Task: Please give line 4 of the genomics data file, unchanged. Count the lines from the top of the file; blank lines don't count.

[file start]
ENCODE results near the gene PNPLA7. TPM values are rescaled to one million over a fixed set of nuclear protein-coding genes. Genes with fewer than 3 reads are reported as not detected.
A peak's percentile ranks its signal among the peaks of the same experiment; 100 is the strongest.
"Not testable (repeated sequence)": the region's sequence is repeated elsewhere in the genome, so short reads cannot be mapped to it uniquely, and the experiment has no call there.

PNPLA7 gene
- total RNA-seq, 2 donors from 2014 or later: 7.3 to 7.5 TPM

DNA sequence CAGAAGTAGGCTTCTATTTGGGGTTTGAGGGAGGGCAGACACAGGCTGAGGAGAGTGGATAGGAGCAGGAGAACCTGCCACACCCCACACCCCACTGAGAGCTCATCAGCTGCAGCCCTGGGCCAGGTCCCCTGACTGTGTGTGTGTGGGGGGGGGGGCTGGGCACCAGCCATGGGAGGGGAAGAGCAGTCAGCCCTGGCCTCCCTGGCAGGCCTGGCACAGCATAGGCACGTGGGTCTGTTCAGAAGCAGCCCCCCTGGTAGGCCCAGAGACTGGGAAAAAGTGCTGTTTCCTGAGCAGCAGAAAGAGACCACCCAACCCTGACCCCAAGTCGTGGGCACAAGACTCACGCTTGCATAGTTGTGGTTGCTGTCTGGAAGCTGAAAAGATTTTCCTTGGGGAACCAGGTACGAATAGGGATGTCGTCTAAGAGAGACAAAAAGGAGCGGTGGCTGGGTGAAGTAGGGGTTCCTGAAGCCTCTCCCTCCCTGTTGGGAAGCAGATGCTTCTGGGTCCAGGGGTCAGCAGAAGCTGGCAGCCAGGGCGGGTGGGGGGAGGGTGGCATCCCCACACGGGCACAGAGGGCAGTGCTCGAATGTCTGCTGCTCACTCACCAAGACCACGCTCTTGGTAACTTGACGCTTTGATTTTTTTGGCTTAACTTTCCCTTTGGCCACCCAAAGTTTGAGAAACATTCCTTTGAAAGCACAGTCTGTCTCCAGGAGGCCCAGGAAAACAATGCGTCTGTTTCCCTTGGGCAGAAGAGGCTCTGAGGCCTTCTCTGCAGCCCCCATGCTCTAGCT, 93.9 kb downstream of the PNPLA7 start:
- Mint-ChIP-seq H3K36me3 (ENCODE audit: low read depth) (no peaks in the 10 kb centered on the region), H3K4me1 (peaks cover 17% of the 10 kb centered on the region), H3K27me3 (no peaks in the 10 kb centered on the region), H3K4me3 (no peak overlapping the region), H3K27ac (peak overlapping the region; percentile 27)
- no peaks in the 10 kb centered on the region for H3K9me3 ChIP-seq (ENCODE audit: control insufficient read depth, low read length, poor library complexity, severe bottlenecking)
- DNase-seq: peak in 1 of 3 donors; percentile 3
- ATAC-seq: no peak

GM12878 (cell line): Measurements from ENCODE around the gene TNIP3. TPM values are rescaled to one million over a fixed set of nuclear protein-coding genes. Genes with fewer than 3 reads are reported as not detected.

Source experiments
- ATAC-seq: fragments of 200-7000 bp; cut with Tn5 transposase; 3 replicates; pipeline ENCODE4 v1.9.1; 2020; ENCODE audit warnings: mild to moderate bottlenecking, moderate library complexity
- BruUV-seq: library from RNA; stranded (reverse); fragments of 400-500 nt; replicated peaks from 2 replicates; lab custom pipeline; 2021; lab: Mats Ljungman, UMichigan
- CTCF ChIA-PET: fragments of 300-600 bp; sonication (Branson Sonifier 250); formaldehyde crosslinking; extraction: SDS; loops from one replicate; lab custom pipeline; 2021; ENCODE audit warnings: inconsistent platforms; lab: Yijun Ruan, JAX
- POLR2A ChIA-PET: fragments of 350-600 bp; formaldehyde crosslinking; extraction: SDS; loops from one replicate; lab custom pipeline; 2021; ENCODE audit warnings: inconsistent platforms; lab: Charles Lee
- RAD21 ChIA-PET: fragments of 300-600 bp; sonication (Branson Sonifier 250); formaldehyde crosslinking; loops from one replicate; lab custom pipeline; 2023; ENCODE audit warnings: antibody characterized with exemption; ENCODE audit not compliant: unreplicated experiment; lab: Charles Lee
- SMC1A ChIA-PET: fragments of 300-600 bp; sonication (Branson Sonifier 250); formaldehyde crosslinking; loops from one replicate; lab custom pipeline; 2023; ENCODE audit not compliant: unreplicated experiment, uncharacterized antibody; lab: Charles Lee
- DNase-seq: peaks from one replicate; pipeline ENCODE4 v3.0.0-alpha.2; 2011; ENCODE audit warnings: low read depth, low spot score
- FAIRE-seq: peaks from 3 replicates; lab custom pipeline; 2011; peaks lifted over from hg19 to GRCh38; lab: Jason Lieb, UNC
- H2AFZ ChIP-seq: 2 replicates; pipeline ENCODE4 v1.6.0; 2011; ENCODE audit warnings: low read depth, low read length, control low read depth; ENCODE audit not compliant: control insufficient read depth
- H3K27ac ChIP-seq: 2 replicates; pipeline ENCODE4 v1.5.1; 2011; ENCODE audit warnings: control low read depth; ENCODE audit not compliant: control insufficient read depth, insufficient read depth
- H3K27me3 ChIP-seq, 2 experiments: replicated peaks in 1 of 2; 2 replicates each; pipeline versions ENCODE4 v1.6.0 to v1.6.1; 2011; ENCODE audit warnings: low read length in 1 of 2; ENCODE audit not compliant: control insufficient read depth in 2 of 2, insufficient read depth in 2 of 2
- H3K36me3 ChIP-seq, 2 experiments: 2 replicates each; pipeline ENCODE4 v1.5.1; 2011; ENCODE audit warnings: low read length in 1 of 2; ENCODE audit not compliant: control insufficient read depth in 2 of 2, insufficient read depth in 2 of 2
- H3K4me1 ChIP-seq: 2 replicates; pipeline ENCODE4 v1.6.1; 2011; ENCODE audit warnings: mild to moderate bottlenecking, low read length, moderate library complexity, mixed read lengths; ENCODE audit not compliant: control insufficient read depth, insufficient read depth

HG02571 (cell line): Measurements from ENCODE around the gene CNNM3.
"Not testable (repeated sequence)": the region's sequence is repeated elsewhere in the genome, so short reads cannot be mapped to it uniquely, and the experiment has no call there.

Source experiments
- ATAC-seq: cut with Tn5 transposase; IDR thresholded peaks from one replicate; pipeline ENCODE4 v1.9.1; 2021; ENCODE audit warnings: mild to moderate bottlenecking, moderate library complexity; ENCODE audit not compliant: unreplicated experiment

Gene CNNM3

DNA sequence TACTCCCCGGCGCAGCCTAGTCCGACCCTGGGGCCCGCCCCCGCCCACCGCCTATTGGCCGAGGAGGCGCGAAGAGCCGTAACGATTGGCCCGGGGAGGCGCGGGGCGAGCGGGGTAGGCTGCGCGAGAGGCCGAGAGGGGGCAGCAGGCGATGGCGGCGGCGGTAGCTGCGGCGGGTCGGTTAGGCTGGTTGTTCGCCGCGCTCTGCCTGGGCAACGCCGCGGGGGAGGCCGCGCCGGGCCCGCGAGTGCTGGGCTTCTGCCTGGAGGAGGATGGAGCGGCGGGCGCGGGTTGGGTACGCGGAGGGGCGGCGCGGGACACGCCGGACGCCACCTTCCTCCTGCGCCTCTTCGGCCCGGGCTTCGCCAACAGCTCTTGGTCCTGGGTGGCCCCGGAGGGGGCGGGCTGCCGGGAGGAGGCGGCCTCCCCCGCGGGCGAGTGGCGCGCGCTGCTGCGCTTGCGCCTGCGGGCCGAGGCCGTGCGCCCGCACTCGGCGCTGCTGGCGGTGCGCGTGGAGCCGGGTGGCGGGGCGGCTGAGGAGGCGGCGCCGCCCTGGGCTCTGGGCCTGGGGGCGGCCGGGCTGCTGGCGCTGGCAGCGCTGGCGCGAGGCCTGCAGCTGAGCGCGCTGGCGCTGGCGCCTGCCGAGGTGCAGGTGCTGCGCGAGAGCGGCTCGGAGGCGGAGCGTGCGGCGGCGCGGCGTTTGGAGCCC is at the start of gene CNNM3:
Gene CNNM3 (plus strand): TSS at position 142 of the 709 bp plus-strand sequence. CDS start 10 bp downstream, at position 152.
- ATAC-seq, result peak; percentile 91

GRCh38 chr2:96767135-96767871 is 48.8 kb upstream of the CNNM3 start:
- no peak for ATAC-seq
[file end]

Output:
PNPLA7 gene